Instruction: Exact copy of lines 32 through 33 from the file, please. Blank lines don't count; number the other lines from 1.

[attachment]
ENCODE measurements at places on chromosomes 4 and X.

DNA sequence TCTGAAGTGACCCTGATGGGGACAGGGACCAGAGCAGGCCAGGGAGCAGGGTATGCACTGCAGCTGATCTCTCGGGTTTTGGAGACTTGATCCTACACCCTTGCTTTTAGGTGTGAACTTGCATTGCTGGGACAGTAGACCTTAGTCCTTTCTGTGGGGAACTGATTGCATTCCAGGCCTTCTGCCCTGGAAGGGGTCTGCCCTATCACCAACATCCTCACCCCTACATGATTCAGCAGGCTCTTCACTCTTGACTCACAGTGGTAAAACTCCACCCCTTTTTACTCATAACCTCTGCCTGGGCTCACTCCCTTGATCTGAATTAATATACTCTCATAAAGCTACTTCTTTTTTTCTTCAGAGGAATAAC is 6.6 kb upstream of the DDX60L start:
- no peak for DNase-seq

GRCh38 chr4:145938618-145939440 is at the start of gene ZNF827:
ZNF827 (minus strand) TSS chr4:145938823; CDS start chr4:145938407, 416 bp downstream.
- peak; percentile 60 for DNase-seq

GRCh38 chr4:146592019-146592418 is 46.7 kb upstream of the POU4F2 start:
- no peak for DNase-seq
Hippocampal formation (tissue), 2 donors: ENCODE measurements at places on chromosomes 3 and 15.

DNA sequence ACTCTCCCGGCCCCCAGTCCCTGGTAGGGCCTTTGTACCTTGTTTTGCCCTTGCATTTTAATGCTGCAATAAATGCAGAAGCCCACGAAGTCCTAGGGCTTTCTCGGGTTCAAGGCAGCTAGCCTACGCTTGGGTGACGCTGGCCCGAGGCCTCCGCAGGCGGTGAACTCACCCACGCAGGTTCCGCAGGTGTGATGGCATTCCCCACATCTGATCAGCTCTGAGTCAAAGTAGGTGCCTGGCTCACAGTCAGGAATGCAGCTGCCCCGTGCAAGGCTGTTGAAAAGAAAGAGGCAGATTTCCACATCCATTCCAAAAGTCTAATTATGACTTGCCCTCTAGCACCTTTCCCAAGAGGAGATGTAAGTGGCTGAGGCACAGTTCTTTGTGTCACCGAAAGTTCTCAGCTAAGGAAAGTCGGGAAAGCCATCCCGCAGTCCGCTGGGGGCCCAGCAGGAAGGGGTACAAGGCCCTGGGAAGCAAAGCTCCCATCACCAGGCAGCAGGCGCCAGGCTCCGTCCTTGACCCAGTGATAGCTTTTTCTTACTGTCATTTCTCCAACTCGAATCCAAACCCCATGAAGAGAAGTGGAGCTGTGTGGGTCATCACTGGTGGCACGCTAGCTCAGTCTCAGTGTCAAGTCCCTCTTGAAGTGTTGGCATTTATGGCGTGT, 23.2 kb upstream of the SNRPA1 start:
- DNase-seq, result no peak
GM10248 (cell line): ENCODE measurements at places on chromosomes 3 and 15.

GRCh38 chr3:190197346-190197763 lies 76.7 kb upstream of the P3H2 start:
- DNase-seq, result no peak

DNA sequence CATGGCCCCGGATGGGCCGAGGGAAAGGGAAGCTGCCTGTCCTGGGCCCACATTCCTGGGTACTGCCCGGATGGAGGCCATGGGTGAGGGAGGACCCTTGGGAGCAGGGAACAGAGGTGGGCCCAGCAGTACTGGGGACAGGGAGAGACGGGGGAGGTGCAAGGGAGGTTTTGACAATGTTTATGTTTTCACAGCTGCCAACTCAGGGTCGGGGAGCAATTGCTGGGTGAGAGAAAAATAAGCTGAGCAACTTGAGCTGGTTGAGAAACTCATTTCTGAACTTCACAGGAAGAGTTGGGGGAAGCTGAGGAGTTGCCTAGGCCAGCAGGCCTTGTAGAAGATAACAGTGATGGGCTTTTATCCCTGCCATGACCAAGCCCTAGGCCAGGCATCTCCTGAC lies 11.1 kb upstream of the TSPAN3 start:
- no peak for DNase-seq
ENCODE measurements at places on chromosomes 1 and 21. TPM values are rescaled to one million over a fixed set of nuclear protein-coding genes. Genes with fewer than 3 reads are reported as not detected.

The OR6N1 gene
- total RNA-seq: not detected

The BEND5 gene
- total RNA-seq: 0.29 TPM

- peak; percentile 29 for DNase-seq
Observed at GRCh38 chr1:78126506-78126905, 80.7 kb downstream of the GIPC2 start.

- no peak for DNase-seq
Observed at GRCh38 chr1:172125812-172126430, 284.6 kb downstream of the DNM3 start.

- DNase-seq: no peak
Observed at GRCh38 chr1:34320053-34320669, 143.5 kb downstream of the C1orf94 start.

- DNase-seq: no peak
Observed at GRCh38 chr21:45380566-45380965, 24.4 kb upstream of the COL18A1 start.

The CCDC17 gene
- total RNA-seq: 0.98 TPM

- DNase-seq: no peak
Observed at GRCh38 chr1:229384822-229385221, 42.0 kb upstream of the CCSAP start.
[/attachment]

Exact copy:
- DNase-seq: no peak
Observed at GRCh38 chr1:229384822-229385221, 42.0 kb upstream of the CCSAP start.